Anna Dudek’s sculptures are blank canvases awaiting the brushstroke of atmospheric effects. Recent bodies of work have seen the artist progressively strip away extraneous detail from her works, including colour and formal properties. Intense pigments and abrupt corners have given way to white surfaces and more organic geometries. A neutrally coloured exterior allows for the complex and changing tones of atmospheric light to be fully expressed, though some of Dudek’s sculptures layer this effect with intense blues or oranges peering out from behind, casting gradated hues outward.

Transparent Perspex sculptures with dichroic films applied to their surface are shaped as folded ellipses and placed on the floor, leaning in corners or against walls and contrasting with the right angles of the architecture in which they are situated. They are wholly artificial yet suggestive of microscopic natural elements, capturing and spreading spectral light effects in their droplet-like forms.

Dudek’s relief sculptures meanwhile explore both oblong and ovoid geometries. Works with rectangular or square forms evoke minimalist paintings, with corners appearing to have folded over from the rear of the work, advancing centrally into the viewer’s space. Ellipses allow for a less directed viewing experience, appearing to shift and peel away from the wall of their own accord.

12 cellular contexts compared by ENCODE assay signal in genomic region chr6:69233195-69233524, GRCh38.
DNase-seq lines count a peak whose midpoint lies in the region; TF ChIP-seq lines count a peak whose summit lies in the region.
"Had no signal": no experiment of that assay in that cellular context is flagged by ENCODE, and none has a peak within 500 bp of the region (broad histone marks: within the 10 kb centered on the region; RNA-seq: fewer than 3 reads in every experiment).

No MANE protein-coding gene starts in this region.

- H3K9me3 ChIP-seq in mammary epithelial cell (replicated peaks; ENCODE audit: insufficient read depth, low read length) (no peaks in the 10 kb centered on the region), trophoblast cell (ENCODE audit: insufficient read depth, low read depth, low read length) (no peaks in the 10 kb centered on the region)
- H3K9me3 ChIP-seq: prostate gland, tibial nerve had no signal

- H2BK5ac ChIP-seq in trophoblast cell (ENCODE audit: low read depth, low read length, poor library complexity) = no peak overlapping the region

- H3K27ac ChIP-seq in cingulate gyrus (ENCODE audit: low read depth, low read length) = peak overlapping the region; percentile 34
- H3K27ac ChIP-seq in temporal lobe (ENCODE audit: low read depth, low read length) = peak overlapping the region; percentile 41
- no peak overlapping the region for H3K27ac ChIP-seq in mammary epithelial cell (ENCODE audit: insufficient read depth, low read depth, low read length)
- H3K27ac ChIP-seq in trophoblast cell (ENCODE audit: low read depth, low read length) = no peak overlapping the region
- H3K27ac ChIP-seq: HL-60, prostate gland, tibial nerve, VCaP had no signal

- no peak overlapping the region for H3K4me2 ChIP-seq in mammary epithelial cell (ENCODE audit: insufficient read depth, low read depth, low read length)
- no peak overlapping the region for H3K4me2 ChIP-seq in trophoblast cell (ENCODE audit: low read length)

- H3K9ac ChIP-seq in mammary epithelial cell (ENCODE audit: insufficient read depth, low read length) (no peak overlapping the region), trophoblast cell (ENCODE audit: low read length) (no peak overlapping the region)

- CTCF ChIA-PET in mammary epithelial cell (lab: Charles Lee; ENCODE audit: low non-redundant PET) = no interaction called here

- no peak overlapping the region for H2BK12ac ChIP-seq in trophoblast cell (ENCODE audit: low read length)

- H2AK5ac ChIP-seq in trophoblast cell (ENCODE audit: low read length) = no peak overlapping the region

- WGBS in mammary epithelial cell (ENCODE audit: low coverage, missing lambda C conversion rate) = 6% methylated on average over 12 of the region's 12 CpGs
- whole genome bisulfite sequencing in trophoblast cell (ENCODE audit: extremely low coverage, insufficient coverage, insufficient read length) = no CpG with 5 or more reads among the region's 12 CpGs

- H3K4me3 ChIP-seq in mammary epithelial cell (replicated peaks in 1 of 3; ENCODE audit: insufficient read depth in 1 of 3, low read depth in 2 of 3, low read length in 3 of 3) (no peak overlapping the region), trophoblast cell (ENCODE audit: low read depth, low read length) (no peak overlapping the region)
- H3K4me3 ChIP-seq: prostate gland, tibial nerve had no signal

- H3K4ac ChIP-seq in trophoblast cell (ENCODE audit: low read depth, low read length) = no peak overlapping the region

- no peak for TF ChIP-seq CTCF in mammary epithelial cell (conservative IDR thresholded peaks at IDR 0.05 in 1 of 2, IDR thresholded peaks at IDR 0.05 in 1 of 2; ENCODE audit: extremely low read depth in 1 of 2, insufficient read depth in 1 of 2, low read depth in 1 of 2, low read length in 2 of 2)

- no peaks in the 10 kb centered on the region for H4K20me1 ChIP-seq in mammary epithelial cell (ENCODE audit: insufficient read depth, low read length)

Relying on natural light sources and scaled to make their presence known in domestic environments, Dudek’s works are minimalist interventions designed to harness and enhance incidental moments. They capture light’s liquid and breathy qualities, its temperamental nature, the way it casts hesitatingly over surfaces. The shadows created by these sculptures seem to peel open space, confounding the viewer’s understanding of the forms and shapes of their environment. While it is a concentrated experience, it is also an unpredictable one, with slowed looking allowing for surprises to occur along with a shift in atmospherics. In this way, Dudek’s practice sets up a slow dance between her works’ formal elements and the bodily presence of the viewer.

While Dudek is not jettisoning the art object entirely, her approach is to reduce sculptures to forms which are inherently meaningless, but which function as vectors of meaning between the viewer and their environment. Many of the artist’s works are conceived of during meditation, and they evoke an experience of meditation in that a meaningful experience is created out of an absence. By stripping back extraneous details, Dudek’s works leave the viewer little choice but to slow down and focus on what would otherwise be overlooked: the way light, shadow and the space in between them folds and unfolds, juts and peels, diffuses and dissipates.